HOUSE ratifies Bush testing plan, plans to tackle vouchers

Wednesday, May 23rd 2001, 12:00 am
By: News On 6

WASHINGTON (AP) _ After losing a vote that would have stripped annual student testing from President Bush's education plan, House conservatives set their sights on vouchers, saying Bush's testing proposal should be coupled with an ``escape valve'' for children in low-scoring schools.

Lawmakers in both the House and Senate so far have kept vouchers out of the education bills they are considering, but the House was scheduled to take up two voucher amendments Wednesday. The Senate likely will debate its own voucher proposal later in the week.

White House advisers this week said the administration still supports the private-school tuition allowances, but Rep. Pete Hoekstra, R-Mich., said Bush was ``missing in action'' on vouchers and expanded spending flexibility for school districts.

The House on Wednesday debated an amendment, offered by Hoekstra and favored by conservatives, to expand the percentage of federal funds school districts could use without oversight.

Rep. George Miller of California, senior Democrat on the House Education Committee, opposed the measure, saying, ``It's simply 'an amendment too far.'''

Conservatives on Tuesday met with Bush at the White House, where they said they would support the education plan _ with promises that he would back separate bills addressing their concerns.

The House on Tuesday ratified Bush's plan for annual math and reading tests for students in grades three through eight, defeating an attempt by Hoekstra and Rep. Barney Frank, D-Mass., to strip testing from the plan.

``Local school districts are absolutely furious'' about testing, Hoekstra said moments after the 255-173 vote.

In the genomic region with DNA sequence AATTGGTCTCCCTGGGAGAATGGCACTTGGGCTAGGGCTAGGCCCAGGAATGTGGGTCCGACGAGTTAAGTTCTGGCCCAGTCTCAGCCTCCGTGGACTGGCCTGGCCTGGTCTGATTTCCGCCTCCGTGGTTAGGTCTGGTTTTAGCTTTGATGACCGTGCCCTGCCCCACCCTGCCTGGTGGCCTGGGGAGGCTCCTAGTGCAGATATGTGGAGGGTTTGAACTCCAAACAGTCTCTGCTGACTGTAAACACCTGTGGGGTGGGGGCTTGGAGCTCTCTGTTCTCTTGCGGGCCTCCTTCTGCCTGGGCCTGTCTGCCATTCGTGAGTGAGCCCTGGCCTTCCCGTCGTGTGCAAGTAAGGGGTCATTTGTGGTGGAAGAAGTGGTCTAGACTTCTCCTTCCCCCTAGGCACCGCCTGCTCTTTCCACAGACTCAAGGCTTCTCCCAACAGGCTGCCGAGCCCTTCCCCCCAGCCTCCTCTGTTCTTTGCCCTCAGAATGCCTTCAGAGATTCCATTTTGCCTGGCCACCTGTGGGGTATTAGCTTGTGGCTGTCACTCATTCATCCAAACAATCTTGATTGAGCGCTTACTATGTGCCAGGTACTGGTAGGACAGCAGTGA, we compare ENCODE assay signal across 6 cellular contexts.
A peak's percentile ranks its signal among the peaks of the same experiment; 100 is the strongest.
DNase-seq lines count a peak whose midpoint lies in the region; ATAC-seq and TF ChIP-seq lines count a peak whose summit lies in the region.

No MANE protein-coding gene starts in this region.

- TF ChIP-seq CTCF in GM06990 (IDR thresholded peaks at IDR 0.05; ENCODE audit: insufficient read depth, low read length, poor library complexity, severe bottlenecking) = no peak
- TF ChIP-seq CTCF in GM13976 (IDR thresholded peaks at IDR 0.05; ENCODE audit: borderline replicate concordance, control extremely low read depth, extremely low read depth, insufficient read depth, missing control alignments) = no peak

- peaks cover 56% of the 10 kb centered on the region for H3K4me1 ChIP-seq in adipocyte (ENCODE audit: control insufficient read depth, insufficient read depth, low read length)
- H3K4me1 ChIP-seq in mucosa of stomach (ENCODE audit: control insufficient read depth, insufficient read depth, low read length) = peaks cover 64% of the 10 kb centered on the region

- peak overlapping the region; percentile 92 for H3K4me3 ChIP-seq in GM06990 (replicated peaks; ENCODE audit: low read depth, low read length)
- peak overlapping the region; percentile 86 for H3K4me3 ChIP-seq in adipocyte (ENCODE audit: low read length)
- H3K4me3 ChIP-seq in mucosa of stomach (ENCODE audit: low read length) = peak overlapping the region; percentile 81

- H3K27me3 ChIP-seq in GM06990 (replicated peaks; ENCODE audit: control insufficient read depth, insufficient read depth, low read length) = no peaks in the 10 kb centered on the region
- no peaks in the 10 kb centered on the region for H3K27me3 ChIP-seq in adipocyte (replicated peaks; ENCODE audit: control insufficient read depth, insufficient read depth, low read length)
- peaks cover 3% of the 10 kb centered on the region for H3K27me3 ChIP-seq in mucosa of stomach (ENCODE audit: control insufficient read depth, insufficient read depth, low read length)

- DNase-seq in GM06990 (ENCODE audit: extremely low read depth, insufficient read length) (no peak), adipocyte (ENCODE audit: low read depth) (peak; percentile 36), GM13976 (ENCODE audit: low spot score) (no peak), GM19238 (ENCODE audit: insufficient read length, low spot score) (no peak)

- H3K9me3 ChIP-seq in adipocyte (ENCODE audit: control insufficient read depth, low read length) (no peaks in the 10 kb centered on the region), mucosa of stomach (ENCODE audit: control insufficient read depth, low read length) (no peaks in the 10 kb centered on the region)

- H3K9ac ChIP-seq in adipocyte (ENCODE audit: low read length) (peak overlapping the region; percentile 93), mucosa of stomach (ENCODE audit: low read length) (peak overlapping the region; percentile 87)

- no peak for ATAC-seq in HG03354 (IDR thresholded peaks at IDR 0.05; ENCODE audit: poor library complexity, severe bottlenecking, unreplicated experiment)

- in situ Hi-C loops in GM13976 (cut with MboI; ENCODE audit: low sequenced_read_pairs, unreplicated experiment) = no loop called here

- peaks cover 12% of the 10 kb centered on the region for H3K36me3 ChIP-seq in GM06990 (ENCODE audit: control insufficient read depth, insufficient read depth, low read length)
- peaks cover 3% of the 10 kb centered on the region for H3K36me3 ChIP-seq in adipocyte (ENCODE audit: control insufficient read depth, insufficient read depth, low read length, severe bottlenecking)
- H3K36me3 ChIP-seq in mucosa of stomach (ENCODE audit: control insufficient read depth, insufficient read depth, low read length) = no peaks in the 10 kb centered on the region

The vote marked a solid victory for the president and a bipartisan coalition. Bush has declared education his top domestic priority.

An odd alliance of GOP conservatives and liberal Democrats came together in favor of Hoekstra's amendment, with liberals worried that standardized testing tends to be unfair to minority students. They also say more testing without large increases in education spending are ineffective.

``I think testing without a lot more money is a problem,'' Frank said.

Rep. John Boehner, R-Ohio, chairman of the House Education Committee, told critics of testing, ``It's time to take our heads out of the sand and quit ignoring incompetence and quit ignoring that some of our kids, too many of them, are not learning.''

As written, the bill would have annual tests designed by the states to measure performance in math and reading. States that already give such tests would be required to report the scores to the Education Department.

Schools whose test scores didn't improve after one year would qualify for additional federal aid. After three years of flat scores, students could use federal money for tutoring, summer school or transportation to other public schools.

Conservatives have grumbled that vouchers to help pupils pay private school tuition were cut out of the education bill before it got to the House floor. They also have complained that the bill provides too much federal money and not enough flexibility in spending it.

Indeed, a few minutes after rejecting the testing amendment, the House narrowly approved one that would give 100 school districts _ two per state _ virtually unlimited spending discretion for federal funds. The amendment, offered by Rep. Patrick Tiberi, R-Ohio, and Rep. Michael Castle, R-Del., was approved, 217-209.

Following Bush's meeting with about 20 rebellious conservatives, Rep. Bob Barr, R-Ga., said he was ready to support the president's bill ``unless there are major changes.''

He added, ``My impression is the president is eager to sign a bill and again, this bill won't have everything that we as conservatives want in it. I don't think it has everything in it that the president would like to see in it. But most, if not all, of us in that room agreed that we need to get something through.''

A spokesman for Rep. Jim DeMint, R-S.C., sponsor of a contentious flexibility amendment, said DeMint had agreed to withdraw the measure.